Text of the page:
ICYMI: U.S. Transportation Secretary Pete Buttigieg Visits Southwest Washington to Tour 107-Year-Old I-5 Bridge, Meet with Trades Workers and Students

5 min readFeb 14, 2024


“She doesn’t look a day over 99” -Secretary Buttigieg

“It’s going to be a huge improvement for the Northwest.” -Bill Hess, Vancouver resident

Secretary Buttigieg in the mechanical room on top of the I-5 bridge

WASHINGTON — This week, U.S. Transportation Secretary Pete Buttigieg traveled to Southwest Washington to tour the I-5 bridge on the eve of its 107th birthday, highlight the Interstate Bridge Replacement Project that was recently awarded $600 million from President Biden’s Bipartisan Infrastructure Law, and hear directly from the trades workers and students who will soon build the project.

Secretary Buttigieg began his visit to the region alongside U.S. Representative Marie Gluesenkamp Perez with a trip to Cascadia Technical Academy, a career and technical school, and had the opportunity to speak with high school students studying construction and engineering about the importance of the building trades and learn more about the skills they are already developing for future careers.

Sec. Buttigieg and Rep. Gluesenkamp Perez speak with a student at Cascadia Technical Academy

The Secretary and Representative then had a conversation with about 30 local union members and apprentices. They spoke about progress on the I-5 Bridge Replacement Project, the importance of trade workers as we head into an infrastructure decade, and discussed how President Biden’s Investing in America agenda is bringing more opportunities for work closer to home.

Sec. Buttigieg and Rep. Gluesenkamp Perez hear from union laborers and apprentices on how new infrastructure projects are creating good-paying job opportunities in the region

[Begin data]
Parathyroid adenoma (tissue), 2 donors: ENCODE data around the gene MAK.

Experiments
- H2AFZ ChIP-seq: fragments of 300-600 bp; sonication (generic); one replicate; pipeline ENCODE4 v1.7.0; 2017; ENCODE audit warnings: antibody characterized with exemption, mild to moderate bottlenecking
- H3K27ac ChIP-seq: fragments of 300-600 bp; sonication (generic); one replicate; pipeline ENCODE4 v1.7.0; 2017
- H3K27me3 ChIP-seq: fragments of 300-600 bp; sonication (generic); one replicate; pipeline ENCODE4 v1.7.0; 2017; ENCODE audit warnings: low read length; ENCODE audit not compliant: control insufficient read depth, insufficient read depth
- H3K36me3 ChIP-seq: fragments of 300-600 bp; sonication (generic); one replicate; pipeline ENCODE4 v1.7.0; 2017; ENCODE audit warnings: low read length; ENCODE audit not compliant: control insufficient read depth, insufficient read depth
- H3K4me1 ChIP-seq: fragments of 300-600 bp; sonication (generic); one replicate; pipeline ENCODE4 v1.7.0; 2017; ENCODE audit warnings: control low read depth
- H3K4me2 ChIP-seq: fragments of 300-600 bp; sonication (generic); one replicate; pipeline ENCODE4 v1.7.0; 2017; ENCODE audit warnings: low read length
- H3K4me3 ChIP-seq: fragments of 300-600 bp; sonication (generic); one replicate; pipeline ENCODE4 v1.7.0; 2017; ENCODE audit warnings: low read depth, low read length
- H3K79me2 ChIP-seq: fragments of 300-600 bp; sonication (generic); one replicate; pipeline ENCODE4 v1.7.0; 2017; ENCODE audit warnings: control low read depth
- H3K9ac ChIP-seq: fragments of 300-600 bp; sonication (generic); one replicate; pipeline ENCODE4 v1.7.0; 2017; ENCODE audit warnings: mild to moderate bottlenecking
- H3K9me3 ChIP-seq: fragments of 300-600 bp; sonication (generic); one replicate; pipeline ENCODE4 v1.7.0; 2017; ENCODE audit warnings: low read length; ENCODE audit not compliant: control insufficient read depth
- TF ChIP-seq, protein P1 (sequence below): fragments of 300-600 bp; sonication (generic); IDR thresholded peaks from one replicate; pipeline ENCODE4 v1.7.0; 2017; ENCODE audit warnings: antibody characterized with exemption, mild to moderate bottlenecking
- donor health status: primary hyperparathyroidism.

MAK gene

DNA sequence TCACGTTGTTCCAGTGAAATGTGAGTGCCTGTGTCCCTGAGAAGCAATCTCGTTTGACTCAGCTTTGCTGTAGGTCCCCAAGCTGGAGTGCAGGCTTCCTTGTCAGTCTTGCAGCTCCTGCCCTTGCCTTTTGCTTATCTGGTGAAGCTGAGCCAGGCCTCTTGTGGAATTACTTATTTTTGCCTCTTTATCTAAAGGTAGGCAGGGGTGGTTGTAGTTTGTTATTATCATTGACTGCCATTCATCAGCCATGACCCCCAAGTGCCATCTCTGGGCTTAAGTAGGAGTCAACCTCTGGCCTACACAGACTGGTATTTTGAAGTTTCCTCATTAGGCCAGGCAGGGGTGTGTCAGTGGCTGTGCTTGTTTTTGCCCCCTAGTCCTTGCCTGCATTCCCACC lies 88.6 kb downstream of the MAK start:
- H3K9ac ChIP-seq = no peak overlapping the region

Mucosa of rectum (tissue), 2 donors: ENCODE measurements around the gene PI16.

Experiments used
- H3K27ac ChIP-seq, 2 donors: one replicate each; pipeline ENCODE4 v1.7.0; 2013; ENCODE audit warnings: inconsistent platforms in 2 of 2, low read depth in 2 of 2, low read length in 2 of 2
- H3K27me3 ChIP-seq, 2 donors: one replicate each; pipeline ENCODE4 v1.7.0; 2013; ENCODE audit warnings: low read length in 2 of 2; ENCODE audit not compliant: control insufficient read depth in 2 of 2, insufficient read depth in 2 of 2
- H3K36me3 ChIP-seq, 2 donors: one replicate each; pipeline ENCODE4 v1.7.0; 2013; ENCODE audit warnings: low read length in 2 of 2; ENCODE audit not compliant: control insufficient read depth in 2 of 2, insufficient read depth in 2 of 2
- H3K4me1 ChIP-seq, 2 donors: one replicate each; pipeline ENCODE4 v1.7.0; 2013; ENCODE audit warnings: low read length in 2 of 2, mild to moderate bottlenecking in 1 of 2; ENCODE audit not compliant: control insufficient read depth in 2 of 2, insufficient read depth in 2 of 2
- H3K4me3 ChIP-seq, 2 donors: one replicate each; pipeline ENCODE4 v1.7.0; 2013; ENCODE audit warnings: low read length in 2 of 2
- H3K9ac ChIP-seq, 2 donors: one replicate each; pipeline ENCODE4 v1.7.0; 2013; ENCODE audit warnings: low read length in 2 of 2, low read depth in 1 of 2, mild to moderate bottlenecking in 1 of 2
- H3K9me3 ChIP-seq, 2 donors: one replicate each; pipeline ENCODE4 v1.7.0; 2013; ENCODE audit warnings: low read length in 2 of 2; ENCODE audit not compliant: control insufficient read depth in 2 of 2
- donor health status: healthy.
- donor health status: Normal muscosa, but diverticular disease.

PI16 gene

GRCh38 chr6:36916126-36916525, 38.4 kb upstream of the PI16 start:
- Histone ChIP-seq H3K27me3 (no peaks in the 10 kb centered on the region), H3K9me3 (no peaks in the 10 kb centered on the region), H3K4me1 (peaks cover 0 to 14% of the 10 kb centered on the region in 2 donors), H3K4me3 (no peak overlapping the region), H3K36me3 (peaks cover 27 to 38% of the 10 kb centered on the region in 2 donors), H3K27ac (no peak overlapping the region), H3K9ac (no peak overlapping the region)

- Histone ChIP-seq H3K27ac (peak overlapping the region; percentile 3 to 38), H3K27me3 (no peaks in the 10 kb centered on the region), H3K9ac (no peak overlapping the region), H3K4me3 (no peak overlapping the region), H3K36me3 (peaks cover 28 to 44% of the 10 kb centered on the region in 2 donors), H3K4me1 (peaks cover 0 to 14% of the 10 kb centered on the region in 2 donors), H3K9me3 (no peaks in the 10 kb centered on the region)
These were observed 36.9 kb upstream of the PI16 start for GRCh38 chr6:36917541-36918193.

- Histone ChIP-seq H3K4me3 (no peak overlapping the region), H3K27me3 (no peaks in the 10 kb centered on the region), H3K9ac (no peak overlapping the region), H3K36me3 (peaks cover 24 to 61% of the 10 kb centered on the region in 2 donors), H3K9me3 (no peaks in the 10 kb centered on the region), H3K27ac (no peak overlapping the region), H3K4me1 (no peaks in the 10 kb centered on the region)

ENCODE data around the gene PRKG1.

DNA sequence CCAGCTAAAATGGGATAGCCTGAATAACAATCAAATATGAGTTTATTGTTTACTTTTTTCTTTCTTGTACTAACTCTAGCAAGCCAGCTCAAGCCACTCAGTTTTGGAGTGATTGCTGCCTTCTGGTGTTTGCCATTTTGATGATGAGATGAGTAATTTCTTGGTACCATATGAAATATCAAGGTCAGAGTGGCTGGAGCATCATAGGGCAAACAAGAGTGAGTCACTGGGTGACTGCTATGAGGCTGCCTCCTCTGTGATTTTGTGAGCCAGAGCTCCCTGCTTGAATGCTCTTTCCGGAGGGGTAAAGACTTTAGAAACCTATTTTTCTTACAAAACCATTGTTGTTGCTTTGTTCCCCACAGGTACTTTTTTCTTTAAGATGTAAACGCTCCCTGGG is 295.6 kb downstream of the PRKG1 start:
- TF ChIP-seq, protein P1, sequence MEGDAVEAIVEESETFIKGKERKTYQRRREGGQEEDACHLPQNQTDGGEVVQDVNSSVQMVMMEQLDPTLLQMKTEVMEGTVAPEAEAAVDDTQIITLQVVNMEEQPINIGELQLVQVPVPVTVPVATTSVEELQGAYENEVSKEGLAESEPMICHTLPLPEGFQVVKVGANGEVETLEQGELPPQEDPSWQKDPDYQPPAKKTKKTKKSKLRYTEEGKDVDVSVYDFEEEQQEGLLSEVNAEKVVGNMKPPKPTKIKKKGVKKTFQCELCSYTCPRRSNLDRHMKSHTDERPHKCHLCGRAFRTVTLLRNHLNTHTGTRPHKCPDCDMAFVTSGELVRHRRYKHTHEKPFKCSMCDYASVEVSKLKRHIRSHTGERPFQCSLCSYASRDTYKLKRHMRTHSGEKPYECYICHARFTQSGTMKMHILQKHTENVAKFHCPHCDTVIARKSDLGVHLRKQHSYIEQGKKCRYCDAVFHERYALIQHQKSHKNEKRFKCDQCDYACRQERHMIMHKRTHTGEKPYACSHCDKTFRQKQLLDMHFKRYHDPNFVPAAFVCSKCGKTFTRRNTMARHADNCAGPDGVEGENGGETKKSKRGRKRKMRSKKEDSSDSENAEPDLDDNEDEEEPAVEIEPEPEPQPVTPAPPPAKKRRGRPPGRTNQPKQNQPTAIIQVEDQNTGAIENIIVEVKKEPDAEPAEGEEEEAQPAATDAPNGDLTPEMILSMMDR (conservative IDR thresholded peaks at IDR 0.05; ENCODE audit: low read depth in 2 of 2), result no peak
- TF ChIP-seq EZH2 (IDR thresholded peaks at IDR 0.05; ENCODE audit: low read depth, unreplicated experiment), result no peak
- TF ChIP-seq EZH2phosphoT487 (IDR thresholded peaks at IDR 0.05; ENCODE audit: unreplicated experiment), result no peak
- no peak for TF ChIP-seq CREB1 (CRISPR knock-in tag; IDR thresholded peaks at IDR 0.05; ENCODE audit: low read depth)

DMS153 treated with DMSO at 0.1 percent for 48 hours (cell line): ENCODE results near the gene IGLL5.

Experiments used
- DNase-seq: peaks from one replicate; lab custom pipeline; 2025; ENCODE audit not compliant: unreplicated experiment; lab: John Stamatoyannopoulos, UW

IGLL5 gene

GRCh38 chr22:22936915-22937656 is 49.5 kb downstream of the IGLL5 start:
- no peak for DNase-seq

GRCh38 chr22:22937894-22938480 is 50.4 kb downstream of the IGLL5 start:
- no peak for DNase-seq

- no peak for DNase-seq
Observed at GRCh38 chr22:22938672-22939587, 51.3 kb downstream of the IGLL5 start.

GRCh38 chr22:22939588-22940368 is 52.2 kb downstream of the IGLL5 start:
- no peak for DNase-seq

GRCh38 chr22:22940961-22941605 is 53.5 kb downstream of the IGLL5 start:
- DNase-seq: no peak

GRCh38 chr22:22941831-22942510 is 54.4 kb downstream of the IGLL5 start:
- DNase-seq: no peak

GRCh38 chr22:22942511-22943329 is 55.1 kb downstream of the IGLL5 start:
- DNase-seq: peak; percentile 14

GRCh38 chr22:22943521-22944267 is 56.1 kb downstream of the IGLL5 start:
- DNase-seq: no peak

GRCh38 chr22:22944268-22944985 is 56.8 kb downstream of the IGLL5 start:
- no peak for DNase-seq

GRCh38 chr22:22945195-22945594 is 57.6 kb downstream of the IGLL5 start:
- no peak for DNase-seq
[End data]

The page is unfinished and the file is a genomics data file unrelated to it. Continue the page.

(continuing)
Secretary Buttigieg began his second day in Washington with a tour of the I-5 bridge — on the eve of the bridge’s 107th birthday — alongside Washington Governor Jay Inslee, Oregon Governor Tina Kotek, and local leaders to learn about the urgency of the massive infrastructure project and how it will create economic opportunity, reduce traffic congestion, improve public transit, and strengthen national supply chains.

Secretary Buttigieg speaks with Governor Inslee, Governor Kotek, and Interstate Bridge Replacement Project Administrator Greg Johnson

See below to see what they’re saying about the Secretary’s visit:

Associated Press: Buttigieg visits interstate highway bridge in Pacific Northwest slated for seismic replacement

Bill Hess lives along Vancouver’s waterfront and can see the bridge from his home. He said the hours he used to spend in traffic commuting from the Portland area to Vancouver, including on the I-5 bridge, pushed him to move to the Washington state side of the river in order to be closer to work.

“This is going to be a hassle because of the construction, but it’s going to be well worth it,” he said. “It’s going to be a huge improvement for the Northwest.”

The Columbian: ‘We have a sense of urgency about getting this done’: Buttigieg joins Washington, Oregon officials for tour of Interstate 5 Bridge